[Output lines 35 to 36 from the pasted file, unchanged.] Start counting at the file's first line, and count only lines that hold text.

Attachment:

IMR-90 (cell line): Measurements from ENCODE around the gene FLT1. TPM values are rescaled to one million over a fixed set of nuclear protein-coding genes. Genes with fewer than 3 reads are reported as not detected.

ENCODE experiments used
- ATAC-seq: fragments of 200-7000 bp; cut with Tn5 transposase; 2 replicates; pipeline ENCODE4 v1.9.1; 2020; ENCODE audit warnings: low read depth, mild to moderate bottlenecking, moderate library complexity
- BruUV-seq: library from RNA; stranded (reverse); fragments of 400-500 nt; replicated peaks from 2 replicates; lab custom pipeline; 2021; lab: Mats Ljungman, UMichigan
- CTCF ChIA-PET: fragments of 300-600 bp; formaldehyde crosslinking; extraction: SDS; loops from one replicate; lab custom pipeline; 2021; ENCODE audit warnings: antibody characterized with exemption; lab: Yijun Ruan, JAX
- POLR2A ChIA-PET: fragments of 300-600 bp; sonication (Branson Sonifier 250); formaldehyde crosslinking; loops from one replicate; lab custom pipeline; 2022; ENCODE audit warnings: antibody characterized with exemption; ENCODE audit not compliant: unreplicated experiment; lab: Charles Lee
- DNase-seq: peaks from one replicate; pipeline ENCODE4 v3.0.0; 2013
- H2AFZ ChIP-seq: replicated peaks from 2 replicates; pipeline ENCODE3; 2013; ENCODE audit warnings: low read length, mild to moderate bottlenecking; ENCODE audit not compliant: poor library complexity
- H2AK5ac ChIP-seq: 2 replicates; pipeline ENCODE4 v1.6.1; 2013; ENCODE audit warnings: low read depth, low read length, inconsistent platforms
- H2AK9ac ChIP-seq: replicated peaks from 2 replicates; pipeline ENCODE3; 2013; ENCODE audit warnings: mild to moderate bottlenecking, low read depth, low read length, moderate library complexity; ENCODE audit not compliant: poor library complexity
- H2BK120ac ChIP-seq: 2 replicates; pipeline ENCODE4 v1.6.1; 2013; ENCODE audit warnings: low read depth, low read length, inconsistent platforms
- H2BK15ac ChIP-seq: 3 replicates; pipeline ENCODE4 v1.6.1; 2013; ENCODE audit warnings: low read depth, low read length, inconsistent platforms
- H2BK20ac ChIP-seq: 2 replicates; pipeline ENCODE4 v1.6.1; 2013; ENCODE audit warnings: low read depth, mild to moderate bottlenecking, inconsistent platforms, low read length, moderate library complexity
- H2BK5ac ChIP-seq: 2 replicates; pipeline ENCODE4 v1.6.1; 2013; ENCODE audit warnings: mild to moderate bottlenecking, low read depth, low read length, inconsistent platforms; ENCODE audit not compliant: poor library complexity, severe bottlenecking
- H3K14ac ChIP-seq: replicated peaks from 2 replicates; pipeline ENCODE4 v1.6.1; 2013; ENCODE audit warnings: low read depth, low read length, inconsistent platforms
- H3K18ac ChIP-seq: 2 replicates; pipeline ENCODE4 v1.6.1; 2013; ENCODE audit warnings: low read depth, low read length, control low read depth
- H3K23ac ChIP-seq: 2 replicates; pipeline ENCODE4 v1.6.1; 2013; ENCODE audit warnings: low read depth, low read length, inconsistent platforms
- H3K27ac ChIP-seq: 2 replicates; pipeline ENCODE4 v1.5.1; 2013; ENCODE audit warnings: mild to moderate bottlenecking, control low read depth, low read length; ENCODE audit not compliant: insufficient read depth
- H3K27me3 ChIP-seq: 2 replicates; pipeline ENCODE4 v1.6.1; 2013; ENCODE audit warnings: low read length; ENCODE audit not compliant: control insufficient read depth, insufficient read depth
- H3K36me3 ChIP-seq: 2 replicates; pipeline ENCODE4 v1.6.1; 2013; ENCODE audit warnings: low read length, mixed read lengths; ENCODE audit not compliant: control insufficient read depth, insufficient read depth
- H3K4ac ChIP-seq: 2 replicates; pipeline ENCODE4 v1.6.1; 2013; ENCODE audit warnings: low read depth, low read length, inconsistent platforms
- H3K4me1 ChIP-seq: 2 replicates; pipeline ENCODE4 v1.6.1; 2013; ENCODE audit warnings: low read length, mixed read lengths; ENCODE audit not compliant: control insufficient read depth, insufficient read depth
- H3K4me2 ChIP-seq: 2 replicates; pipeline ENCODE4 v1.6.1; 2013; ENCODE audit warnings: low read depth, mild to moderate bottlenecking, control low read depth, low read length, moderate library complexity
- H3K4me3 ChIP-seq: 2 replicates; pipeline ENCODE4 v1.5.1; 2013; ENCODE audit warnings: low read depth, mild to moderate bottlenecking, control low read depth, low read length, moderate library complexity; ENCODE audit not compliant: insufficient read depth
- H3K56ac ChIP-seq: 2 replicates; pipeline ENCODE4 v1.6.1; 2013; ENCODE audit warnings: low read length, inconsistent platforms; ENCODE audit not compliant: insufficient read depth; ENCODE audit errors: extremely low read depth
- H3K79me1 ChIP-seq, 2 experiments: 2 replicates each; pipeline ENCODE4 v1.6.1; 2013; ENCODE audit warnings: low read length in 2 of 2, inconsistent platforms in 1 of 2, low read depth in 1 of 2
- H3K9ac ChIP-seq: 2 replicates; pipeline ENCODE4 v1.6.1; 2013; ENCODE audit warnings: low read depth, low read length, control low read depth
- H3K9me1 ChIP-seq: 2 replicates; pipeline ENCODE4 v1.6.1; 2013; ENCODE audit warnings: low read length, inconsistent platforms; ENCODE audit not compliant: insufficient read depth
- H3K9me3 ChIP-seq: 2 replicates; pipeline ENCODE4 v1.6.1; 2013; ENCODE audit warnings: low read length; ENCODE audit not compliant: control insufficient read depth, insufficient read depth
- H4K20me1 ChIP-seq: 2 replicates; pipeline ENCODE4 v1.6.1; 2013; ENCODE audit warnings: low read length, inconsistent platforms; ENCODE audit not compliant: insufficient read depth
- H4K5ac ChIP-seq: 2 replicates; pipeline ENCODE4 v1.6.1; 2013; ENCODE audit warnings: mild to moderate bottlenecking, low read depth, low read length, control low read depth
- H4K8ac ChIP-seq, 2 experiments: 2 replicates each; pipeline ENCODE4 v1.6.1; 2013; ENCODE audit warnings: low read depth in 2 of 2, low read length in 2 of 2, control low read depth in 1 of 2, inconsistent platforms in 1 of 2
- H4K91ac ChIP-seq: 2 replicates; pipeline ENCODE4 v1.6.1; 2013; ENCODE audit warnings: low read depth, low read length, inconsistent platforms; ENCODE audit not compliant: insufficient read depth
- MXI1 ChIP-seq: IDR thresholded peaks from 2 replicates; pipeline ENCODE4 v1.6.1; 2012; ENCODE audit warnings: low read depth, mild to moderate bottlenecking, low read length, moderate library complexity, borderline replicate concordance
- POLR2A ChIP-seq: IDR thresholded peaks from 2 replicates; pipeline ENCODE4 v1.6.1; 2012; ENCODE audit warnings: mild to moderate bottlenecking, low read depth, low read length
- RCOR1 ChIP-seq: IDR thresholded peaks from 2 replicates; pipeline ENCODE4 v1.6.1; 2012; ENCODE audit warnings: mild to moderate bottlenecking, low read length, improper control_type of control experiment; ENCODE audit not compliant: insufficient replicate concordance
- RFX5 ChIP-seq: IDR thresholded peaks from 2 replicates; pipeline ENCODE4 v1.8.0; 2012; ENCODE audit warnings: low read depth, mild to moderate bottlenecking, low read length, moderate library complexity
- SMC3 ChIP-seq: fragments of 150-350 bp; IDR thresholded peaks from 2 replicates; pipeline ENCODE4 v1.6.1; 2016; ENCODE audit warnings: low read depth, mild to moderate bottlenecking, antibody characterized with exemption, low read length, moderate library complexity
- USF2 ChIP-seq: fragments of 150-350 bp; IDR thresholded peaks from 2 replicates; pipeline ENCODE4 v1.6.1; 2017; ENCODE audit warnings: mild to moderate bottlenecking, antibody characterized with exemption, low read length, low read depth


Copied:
- POLR2A ChIP-seq: IDR thresholded peaks from 2 replicates; pipeline ENCODE4 v1.6.1; 2012; ENCODE audit warnings: mild to moderate bottlenecking, low read depth, low read length
- RCOR1 ChIP-seq: IDR thresholded peaks from 2 replicates; pipeline ENCODE4 v1.6.1; 2012; ENCODE audit warnings: mild to moderate bottlenecking, low read length, improper control_type of control experiment; ENCODE audit not compliant: insufficient replicate concordance